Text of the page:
Even though the cabin had a full kitchen, I didn't want to cook at all. So before leaving, I stopped at Whole Foods and stocked up on all kinds of yummy prepared food. Grilled salmon, green beans almondine, candied yams, lobster chowder, fancy olives, three different kinds of cheeses, mangoes, pears and an insanely decadent chocolate cream pie. No cooking required? Exhale.

We hiked for three hours up Old Man Mountain randomly going off and on the trail as something of interest would catch our eye. It felt great to just stop and listen to the birds and the wind in the trees. No phone or Google reminders? Exhale.

I knew I had achieved escape velocity when I spent an hour watching the melting snow drip slowly from the roof into tiny puddles on the deck. Exhale.

For a weekend, no one needed me. No meetings, conference calls, or deadlines. No shuttling kids to hockey, baseball, band practice, or a friend's house. No parent-teacher conferences, permission slips, lunch money, or forgotten homework. I love the busy-ness that makes up my life. I created it and wouldn't have it any other way. But once in a while, it feels good to be still. To be quiet. To experience divine invisibility. Exhale.

Sunday, February 13, 2011

Why We Have Too Few Women Leaders

I've watched this TEDTalk video four times now and the same thing keeps happening. I watch it, silently acknowledging how lucky I am to live in a world where more work/life options are available to moms than ever before, then move on to the next task at hand. Something nags at me but I power through my to-do list: draft that marketing plan, review another candidate's resume, put the clothes in the dryer. But something in Sheryl Sandberg's presentation keeps haunting me and making me watch it again.

Why is it that out of 190 Head's of State in the world, only 9 are women? That out of all the people in parliament in the world, only 13% are women? Or of C-level positions (including Board seats) in the corporate world, only 15% are women and the numbers haven't changed since 2002 and are actually declining?

Sandberg (COO of Facebook) suggests that its because most women struggling with balancing careers and family end up giving one of them up. And what they tend to give up is their career. She presents her views with no judgment, pretense, or hint of elitism. I think her goal is simply to point out how the statistics are vastly different than for men.

What impacted me the most is something she said that I've notice myself over and over in the tech industry and throughout my career. We women systematically underestimate our capabilities, undervalue our achievements, and under-negotiate our worth. She also points out stats that show "likability and success" are positively correlated for men and negatively correlated for women.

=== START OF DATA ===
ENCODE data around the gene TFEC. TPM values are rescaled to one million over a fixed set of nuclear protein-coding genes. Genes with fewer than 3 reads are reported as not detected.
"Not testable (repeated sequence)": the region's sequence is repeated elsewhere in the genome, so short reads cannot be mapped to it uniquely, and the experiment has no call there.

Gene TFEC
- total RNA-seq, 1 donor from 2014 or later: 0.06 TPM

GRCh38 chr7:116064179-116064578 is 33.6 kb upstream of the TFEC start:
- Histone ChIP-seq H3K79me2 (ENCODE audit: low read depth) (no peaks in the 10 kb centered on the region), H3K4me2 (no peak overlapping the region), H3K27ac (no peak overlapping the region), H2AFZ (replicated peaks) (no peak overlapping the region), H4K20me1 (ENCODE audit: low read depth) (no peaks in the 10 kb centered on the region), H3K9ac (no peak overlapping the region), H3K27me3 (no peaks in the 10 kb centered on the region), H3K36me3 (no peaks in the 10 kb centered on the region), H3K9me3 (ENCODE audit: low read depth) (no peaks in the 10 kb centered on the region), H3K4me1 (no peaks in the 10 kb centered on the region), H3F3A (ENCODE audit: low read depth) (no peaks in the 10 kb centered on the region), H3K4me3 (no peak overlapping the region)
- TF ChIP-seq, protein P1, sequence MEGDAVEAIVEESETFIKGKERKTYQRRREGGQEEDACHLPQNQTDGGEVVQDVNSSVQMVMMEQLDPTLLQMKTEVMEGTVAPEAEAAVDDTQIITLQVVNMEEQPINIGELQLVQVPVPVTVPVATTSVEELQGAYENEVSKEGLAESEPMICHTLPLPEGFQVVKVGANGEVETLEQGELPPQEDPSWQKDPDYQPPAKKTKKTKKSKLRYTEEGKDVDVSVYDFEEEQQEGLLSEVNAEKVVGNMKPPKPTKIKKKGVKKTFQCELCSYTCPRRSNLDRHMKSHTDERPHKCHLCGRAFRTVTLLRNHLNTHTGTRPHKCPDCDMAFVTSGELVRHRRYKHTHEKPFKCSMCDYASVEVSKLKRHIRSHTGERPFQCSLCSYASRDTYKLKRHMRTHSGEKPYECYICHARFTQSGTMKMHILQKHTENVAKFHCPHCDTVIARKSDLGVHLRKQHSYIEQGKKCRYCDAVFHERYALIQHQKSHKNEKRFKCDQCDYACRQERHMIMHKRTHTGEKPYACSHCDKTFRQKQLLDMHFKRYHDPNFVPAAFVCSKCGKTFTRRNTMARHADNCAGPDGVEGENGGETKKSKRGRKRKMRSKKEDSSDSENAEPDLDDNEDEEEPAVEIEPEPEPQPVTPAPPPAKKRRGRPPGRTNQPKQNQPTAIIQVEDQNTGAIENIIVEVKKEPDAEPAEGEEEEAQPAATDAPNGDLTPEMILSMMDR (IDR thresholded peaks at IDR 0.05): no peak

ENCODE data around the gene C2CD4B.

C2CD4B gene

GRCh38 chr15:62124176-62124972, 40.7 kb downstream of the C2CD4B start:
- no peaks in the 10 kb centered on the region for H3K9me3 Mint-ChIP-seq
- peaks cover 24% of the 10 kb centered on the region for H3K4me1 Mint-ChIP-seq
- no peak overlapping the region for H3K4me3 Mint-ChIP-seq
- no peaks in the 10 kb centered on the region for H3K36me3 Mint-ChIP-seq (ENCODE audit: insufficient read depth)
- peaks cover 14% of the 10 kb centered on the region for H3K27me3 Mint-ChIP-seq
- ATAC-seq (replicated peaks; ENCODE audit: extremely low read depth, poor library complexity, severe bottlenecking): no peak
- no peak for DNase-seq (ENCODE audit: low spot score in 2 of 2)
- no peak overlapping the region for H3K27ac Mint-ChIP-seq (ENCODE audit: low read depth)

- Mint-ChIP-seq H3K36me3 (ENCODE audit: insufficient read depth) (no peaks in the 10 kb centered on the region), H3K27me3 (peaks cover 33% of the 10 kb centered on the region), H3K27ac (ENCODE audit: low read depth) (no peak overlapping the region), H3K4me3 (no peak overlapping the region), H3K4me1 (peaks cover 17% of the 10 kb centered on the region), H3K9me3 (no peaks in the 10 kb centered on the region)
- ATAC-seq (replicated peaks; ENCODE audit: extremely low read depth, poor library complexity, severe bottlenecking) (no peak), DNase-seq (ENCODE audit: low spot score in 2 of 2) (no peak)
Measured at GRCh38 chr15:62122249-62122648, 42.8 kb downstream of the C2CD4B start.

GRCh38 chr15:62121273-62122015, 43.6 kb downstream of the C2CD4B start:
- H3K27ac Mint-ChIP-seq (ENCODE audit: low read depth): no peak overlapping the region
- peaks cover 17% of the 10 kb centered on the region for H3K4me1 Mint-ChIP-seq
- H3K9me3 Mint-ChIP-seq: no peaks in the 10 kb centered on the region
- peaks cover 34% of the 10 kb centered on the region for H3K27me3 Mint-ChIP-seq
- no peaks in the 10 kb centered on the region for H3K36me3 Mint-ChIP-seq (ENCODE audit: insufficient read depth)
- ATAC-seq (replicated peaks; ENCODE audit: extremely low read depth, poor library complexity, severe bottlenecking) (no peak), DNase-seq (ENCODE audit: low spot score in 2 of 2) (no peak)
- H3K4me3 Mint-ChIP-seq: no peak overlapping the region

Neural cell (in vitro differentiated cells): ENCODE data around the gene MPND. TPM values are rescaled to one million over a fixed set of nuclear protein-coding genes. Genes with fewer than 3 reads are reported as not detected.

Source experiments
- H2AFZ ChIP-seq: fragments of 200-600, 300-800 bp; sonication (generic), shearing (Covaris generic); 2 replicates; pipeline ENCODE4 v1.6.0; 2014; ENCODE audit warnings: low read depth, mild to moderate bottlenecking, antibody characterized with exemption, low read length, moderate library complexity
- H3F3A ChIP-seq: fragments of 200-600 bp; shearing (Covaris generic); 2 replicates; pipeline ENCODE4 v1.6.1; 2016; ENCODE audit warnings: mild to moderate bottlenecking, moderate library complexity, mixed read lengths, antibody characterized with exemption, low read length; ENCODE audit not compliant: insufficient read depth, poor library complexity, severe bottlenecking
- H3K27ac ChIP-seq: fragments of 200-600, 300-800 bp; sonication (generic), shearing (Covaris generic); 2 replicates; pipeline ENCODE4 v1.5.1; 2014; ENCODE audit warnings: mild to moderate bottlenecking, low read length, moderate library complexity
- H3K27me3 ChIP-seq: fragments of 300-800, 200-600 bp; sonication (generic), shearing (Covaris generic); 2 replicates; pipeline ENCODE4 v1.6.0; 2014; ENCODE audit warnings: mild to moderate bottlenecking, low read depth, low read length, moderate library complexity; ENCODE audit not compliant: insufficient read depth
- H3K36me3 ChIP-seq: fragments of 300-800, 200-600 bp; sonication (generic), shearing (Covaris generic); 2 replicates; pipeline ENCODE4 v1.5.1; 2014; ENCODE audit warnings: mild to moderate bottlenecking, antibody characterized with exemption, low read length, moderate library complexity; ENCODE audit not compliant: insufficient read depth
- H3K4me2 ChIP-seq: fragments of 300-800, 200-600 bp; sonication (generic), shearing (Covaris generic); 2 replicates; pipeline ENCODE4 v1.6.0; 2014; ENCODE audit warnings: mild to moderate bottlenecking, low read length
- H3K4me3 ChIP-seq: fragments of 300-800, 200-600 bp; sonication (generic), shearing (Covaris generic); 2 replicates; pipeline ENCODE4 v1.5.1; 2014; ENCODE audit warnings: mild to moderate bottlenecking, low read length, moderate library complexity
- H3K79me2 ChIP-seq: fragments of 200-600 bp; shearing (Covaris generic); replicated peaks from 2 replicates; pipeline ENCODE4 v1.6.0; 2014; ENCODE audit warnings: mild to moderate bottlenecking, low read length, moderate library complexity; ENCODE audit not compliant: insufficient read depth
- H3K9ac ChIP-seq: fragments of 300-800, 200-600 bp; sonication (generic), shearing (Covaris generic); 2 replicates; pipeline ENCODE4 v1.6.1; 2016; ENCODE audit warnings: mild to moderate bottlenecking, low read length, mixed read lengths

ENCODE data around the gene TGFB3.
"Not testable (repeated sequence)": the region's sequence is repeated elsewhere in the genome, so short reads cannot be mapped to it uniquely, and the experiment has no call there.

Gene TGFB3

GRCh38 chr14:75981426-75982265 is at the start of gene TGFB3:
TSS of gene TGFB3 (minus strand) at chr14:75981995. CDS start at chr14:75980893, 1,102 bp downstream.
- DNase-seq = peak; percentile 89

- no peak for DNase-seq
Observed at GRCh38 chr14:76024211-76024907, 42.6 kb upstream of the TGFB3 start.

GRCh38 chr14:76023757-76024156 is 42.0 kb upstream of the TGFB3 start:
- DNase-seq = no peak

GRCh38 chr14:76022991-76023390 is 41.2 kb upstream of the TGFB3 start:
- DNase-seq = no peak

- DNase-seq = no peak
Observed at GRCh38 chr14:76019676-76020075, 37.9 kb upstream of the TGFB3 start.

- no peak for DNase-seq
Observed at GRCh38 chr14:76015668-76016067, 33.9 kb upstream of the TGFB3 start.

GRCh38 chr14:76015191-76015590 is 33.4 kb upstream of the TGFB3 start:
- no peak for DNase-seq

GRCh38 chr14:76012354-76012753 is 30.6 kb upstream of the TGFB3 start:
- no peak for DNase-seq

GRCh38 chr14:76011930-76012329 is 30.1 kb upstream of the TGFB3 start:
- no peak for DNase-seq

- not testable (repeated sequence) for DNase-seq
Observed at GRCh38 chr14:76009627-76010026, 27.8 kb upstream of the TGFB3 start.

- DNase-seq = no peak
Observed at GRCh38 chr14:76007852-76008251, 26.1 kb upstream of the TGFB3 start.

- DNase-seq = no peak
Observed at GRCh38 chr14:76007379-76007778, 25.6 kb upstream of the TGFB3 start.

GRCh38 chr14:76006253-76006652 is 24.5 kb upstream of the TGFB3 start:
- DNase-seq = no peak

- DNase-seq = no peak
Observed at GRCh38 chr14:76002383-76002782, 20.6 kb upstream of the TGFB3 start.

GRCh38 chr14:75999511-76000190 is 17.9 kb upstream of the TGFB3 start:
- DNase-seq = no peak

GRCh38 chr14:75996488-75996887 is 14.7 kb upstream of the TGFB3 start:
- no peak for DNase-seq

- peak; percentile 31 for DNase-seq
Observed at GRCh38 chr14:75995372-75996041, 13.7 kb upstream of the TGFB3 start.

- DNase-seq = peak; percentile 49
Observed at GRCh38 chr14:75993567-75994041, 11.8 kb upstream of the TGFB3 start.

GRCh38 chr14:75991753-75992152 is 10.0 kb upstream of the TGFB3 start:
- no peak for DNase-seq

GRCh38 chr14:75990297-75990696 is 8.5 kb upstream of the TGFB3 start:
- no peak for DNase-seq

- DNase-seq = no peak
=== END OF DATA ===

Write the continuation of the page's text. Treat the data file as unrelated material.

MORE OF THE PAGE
To me, Sandberg's message is one of awareness, not one meant to blame or incite. We need more women sitting at the table, fighting for their worth, and teaching their employees, co-workers, and daughters to be confident in their accomplishments. If you struggle with this, find someone you look up to and ask for support. If you're already there, make yourself available to others and maybe we'll start to see some change!

Thursday, February 10, 2011

Trada’s Marketing Metrics BootCamp a huge hit with tech community

Niel Roberston is the poster child for the phrase “go big or go home”. He is the founder and CEO of Trada, a company revolutionizing the advertising industry by crowd-sourcing paid search. I first met Niel over ten years ago at Service Metrics, an internet performance start-up that was acquired for $280M shortly after launching. He was one of the founders and I was lucky enough to help drive marketing efforts. He went on to start several other successful tech companies and is now the go-to guy for all things online advertising.

In the true spirit of community, Niel and his amazing team took time from their schedules to organize the Marketing Metrics Bootcamp, a 3-day local conference that brought together thought leaders in the advertising, performance, branding and social media spaces and let a crowd of budding (and current) entrepreneurs pick their brains. The event was sponsored by a host of local companies, Silicon Flatirons, and the CU Marketing Department. Over the course of three evenings, speakers and panelists covered topics such as:
  • Basics of CPA, funnels and customer lifetime value
  • Measurement tools, ROI, and performance tracking
  • Video strategies, going viral, and renegade digital marketing